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Carey Institute of Ecosystem Studies

Excerpts from: Poughkeepsie Journal, March 24, 2013


Learn about the science of maple syrup


It takes biology, chemistry, and physics to explain the science of maple sugaring.  


First, the biology.  All trees photosynthesize during the growing season and produce sugars to use for growth.  In the fall, when trees stop growing, excess sugars are stored for the following spring.  Some of those sugars are stored in the tree's trunk in what are called rays.


If you look at the stump of a tree, you'll see rings of wood.  Perpendicular to the rings, rays of cells run from the center of the tree to the bark.  These rays consist of living cells that hold sugars that trees use for building new cells and repairing damage from a nail or woodpecker hole.  These rays are the source of the sugar for the maple syrup. 


And the cell configuration in sugar maples is just right to allow sap to flow in the spring.  You can tap other species and boil down their sap, but you will not get very much syrup.  As it is, the ratio of sap to syrup for a sugar maple is 40:1, so it takes 10 gallons of sap to make a gallon of syrup.  For the birch, the ratio is 80:1.  So tapping sugar maples is the most productive.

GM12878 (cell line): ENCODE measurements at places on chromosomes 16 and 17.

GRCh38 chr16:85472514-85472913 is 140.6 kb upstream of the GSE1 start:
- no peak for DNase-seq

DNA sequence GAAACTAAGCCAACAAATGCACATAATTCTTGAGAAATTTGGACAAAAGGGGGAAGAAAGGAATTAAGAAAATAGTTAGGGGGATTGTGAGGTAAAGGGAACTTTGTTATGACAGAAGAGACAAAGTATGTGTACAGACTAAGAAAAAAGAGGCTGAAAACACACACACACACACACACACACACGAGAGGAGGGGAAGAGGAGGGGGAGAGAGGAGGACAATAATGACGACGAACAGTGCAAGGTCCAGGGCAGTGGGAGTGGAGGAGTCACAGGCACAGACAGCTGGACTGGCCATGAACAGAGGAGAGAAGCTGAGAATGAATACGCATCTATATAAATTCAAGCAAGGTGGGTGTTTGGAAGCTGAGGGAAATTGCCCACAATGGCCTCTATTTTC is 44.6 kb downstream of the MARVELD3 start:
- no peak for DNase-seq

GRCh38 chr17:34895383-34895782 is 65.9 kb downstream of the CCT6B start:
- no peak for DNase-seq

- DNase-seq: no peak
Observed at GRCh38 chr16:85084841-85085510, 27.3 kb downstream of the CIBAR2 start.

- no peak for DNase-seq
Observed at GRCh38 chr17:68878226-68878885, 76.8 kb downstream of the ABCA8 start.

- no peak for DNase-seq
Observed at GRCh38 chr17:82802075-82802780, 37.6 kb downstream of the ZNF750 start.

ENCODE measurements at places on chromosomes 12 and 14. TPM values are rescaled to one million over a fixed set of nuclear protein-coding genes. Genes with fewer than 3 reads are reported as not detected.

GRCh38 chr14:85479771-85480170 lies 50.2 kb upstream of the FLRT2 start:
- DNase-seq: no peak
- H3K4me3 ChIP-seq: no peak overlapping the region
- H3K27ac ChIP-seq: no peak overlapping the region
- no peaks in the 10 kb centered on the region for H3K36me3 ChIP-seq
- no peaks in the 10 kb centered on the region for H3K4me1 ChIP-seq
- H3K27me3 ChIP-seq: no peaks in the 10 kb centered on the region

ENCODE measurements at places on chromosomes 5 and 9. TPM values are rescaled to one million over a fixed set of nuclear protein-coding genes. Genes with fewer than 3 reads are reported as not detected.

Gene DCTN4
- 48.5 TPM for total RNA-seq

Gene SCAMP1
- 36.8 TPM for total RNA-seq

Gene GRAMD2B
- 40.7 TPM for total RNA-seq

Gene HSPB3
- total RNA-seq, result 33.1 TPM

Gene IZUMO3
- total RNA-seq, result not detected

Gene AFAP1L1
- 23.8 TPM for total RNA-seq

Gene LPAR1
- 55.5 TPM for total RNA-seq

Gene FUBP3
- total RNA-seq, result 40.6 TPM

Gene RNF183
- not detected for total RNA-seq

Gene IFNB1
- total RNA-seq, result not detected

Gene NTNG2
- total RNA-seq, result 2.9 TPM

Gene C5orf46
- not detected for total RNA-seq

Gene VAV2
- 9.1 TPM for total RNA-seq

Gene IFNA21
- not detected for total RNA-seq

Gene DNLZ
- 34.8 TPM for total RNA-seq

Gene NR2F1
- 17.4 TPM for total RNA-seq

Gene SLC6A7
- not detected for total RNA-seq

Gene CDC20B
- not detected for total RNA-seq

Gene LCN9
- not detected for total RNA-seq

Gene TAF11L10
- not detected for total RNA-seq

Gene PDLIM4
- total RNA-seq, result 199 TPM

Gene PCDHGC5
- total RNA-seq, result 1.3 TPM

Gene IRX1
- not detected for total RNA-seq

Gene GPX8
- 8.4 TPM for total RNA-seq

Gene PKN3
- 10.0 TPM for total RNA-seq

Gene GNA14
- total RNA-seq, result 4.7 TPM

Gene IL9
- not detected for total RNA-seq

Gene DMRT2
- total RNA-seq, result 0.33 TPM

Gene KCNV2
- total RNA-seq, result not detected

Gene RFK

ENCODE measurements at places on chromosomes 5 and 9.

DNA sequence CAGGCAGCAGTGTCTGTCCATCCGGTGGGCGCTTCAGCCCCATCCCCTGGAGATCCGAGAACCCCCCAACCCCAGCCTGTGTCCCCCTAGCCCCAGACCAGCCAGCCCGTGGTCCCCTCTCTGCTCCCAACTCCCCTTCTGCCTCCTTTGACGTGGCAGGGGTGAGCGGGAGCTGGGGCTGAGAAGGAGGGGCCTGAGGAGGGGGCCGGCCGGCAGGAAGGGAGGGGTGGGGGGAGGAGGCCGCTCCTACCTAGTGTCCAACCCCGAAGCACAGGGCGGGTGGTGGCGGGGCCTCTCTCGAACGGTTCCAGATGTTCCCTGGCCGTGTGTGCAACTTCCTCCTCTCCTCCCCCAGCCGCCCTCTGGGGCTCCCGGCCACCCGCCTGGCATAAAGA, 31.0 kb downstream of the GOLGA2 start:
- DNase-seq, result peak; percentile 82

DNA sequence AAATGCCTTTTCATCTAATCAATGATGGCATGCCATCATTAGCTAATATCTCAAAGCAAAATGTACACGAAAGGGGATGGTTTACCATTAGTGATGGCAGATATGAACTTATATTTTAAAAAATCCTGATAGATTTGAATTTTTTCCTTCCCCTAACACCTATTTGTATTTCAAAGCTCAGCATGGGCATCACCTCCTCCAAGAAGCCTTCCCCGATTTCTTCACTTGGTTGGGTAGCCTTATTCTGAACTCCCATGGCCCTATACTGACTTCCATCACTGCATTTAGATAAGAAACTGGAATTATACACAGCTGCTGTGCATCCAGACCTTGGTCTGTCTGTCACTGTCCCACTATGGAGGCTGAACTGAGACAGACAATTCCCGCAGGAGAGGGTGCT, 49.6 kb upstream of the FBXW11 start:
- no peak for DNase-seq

Physics is what makes the sap run.  Nights with temperatures below freezing followed by days with temperatures in the 40's to 50's make sap flow.  The freeze-thaw cycle causes a change in pressure, which forces the sap to move.  At night, when the temperature cools, gases dissolve into the sap fluid, causing a decrease in pressure in those cells.  The fluid in the wood freezes, compressing the gases in ice.  As the temperature increases the next day, the ice melts, the sap warms and the gases expand, forcing the sap to run out to the tree and into the collecting bucket.  


The boiling is where chemistry is important.  As the sap boils, pure water evaporates and the sucrose concentrates




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